|New Book: Retargetable C Compiler... & question firstname.lastname@example.org (1995-04-28)|
|Re: New Book: Retargetable C Compiler... & question scott@INFOADV.MN.ORG (Scott Nicol) (1995-04-29)|
|From:||email@example.com (David Koosis)|
|Organization:||PANIX Public Access Internet and Unix, NYC|
|Date:||Fri, 28 Apr 1995 19:42:46 GMT|
Just read an interesting new book:
"A Retargetable C Compiler: Design and Implementation"
Christopher W. Fraser (AT&T Bell Labs)
David R. Hanson (Princeton U.)
Benjamin/Cummings Publishing Company, Inc.
Copyright (c) 1995 AT&T & David Hanson
I found this book, after a first reading, to be one of the better
compiler or compiler-tool books I've read. Highly recommended.
Right up there with the Dragon Book and O'Reilly's 2nd edition
Lex & Yacc book (that ought to get this post past John ;) ).
The authors present an in-depth look at lcc, a retargetable
c compiler. They contrast their approach to texts (like the
Dragon Book, IMO) which provide breadth and strong theoretical
material, rather than depth and implementation details.
Also, the authors present their book as an example of "programming
in the large." It provides an opportunity for programmers to learn
about the design decisions, wrong turns, constraints, and strategies,
that went into a large successful software project.
At the larger level, "A Retargetable C Compiler..." is organized in
the traditional way: starting with basics, then lexical analysis,
then parsing, then code generation.
Within each section, however, the book is organized un-traditionally:
as a running narrative on the actual lcc source code:
"This book not only describes the implementation of lcc, it
*is* the implementation. The 'noweb' system for 'literate
programming' generates both the book and the code for lcc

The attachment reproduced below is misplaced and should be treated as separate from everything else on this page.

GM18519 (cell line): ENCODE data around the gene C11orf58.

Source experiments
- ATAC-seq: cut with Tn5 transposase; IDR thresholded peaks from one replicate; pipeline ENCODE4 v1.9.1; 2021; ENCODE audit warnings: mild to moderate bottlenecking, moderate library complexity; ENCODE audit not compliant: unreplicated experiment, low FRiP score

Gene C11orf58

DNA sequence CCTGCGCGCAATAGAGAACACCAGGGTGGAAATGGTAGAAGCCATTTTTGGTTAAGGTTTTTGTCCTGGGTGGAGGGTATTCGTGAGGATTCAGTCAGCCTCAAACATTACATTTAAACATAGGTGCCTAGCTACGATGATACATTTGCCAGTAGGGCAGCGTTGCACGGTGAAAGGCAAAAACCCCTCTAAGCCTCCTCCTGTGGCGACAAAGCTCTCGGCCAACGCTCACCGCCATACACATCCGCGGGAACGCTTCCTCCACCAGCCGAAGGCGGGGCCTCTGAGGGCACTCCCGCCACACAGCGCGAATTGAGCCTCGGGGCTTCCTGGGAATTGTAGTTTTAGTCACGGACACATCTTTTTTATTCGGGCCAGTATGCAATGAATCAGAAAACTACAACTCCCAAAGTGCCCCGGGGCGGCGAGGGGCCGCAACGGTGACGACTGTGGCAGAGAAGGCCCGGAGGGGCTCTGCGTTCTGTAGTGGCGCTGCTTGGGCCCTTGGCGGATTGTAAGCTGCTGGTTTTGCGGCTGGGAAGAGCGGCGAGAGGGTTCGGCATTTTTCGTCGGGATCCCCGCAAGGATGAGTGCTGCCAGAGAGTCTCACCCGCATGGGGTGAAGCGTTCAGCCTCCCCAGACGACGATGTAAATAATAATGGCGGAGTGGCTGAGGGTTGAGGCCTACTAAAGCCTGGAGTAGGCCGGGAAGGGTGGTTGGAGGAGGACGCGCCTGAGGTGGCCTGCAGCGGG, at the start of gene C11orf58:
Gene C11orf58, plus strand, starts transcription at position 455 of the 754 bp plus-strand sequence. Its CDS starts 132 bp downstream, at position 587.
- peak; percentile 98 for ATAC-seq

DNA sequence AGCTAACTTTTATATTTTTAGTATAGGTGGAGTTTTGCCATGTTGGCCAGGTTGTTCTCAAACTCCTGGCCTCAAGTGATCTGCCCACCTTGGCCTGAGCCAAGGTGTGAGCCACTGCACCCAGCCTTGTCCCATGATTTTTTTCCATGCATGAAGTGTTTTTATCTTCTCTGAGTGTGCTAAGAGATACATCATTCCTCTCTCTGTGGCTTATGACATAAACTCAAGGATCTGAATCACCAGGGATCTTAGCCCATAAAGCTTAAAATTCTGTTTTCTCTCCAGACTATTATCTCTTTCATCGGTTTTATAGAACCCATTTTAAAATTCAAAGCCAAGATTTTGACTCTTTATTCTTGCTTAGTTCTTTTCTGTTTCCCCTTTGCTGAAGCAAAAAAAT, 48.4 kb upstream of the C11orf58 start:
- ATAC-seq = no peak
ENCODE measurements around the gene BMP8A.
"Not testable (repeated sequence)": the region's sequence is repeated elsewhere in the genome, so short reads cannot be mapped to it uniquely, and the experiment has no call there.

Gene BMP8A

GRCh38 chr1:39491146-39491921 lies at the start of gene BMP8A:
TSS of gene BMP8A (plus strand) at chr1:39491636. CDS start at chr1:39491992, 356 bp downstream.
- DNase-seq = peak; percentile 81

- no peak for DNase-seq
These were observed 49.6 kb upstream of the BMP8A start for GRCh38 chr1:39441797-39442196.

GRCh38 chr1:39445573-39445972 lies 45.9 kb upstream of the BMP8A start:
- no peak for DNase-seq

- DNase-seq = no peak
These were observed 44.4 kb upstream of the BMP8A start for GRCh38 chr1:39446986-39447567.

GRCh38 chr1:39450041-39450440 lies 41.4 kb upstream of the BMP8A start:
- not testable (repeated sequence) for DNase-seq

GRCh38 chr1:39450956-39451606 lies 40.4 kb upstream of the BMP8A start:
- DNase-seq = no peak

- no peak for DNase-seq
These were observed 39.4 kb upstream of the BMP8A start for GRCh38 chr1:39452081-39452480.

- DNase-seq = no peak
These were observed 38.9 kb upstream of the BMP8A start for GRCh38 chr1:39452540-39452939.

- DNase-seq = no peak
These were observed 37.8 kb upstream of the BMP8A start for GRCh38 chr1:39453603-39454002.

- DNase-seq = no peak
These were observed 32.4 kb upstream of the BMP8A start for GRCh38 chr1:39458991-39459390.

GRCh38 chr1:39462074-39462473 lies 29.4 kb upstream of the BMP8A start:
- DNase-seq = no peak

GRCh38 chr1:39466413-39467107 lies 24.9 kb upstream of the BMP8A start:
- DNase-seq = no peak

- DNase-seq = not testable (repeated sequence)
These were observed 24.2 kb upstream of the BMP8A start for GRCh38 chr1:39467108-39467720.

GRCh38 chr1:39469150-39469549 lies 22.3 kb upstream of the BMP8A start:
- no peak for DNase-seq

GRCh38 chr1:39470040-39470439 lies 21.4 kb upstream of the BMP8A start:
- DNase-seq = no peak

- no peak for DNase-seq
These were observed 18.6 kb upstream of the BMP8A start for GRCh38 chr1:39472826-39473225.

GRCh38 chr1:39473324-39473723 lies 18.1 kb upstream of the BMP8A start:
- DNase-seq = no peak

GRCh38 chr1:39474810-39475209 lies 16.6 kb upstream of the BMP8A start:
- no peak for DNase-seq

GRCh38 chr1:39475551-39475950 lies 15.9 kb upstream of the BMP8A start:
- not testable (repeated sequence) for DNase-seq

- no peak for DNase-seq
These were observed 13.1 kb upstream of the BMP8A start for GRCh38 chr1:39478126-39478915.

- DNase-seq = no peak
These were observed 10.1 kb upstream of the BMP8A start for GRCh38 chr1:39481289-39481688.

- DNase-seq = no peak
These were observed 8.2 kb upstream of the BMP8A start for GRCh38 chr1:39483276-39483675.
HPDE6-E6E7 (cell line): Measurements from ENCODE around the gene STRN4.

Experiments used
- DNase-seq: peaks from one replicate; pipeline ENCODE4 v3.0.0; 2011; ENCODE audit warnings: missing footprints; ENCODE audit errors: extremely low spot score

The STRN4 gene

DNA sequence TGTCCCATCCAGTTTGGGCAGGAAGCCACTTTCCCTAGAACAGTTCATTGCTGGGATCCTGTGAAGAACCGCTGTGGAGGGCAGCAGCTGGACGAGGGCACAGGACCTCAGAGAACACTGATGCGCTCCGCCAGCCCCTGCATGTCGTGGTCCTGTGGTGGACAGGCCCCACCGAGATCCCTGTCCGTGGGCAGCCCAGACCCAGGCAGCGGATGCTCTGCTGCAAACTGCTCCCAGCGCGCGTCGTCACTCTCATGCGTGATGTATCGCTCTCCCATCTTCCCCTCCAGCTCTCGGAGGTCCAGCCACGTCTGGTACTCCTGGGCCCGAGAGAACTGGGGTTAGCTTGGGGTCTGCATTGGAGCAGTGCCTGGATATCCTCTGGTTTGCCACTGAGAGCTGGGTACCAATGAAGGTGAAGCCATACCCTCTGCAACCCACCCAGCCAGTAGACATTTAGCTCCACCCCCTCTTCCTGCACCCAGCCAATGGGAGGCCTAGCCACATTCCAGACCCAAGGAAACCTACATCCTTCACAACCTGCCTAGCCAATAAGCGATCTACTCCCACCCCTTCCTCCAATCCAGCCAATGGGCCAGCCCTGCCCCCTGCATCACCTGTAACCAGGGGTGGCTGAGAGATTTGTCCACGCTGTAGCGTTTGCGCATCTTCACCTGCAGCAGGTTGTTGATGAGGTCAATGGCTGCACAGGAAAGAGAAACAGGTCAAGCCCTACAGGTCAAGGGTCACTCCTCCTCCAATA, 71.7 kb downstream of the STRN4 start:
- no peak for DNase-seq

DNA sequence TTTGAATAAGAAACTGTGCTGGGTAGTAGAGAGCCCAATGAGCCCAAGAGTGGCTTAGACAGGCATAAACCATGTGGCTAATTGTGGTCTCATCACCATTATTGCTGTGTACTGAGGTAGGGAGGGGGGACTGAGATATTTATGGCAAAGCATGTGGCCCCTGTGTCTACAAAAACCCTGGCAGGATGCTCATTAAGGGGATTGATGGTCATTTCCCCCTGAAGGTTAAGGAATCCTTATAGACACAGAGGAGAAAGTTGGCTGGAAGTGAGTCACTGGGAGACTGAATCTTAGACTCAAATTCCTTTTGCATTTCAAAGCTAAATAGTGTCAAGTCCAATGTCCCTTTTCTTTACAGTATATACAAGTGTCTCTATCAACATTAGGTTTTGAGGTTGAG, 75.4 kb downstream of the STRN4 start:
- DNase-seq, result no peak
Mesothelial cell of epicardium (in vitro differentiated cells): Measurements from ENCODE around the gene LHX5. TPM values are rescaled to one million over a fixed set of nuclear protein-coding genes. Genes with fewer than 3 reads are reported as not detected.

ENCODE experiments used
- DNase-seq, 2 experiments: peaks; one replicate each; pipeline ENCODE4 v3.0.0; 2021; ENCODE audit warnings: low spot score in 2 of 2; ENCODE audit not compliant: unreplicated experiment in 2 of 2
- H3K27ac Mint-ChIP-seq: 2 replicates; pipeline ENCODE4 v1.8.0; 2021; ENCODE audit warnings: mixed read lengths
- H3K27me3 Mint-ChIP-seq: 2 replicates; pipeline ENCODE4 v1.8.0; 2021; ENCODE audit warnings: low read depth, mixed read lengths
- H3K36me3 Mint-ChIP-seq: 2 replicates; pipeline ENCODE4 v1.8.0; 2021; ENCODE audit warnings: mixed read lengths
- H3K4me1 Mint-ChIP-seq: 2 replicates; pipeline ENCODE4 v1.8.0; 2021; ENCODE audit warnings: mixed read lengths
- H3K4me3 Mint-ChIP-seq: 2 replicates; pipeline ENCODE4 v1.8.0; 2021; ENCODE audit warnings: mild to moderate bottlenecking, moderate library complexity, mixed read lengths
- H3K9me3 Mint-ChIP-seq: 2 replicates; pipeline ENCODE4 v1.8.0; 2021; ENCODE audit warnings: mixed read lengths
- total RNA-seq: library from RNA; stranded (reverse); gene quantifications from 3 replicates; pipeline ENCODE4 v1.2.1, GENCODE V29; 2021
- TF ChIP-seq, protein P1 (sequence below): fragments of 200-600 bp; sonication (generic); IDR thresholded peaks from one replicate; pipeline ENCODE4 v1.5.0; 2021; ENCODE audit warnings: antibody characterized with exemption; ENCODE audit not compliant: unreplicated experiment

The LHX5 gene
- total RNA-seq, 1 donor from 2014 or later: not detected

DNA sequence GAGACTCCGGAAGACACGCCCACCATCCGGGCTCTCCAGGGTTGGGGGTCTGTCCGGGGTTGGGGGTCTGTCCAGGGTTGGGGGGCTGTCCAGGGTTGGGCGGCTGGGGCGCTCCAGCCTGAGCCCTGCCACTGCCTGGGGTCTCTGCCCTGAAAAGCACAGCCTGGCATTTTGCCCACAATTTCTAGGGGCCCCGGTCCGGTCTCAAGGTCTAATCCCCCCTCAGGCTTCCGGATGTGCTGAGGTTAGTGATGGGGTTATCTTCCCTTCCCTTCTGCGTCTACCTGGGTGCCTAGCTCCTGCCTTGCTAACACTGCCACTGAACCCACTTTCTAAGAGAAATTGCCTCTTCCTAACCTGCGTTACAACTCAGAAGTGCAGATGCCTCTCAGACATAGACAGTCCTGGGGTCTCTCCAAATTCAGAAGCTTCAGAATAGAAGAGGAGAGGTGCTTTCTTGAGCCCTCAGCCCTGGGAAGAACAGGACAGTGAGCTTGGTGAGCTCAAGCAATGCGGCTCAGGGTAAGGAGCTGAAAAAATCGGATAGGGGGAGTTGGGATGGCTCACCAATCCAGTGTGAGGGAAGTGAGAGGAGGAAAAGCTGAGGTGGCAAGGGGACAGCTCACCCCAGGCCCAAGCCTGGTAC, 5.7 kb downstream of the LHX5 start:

from a single source. This source consists of interleaved
prose and lableed code 'fragments'." [p1]
The approach works well, although there were times when I
would have liked to see the source code in some other arrangement
than that provided. Fortunately the source is available via ftp:
The most interesting parts of this book detail the author's efforts
to make lcc easily retargetable. There's a good discussion about the
interface between the independant front-end and the various dependant
back-ends. Fraser & Hanson's observations and experiences area will
be very useful to anyone dealing with multi-platform compiler issues.
The chapters on code generation for MIPS, SPARC, and x86 code provide
sufficient detail so that one comes away with a specific, detailed
understanding, of some of the less-obvious issues in code generation.
(A good companion text for these chapters is "Microprocessors" by
Dewar and Smosna ISBN 0-07-016638-2)
Interestingly, Fraser & Hanson use a code generator-generator, lburg,
for the back-end, but they hand code the lexical analyzer and parser.
They seem to brush off Lex and Yacc as not particularly useful for
their purpose of generating a small, fast, portable c compiler
(though they do say that lex & yacc have an important role to play
for more complex languages, throw-away utilities, or instances in
which compilation speed is not important).
Fraser & Hanson state that "automatically generated analyzers,
such as those produced by LEX, tend to be large and slower than
analyzers built by hand." [p107] While they say that re2c and
ELI can generate faster analyzers than lcc's, they do not say
the same for flex, which they say generates analyzers
"much faster and smaller than those produced by LEX." [p125]
Is is true that LEX's analyzers are generally larger and slower than
All & all, this is a worthwhile book which I recommend to anyone
interested in compilers.
ISC Consultants, Inc. 14 East 4 Street Ste 602
New York City 10012-1141
212 477-8800 fax:477-9895
[AT&T lex generates slow and often buggy lexers. Flex's are competitive
with hand-coded ones, particularly when you take advantage of its reports
and fiddle your token definitions to avoid having the lexer back up. -John]
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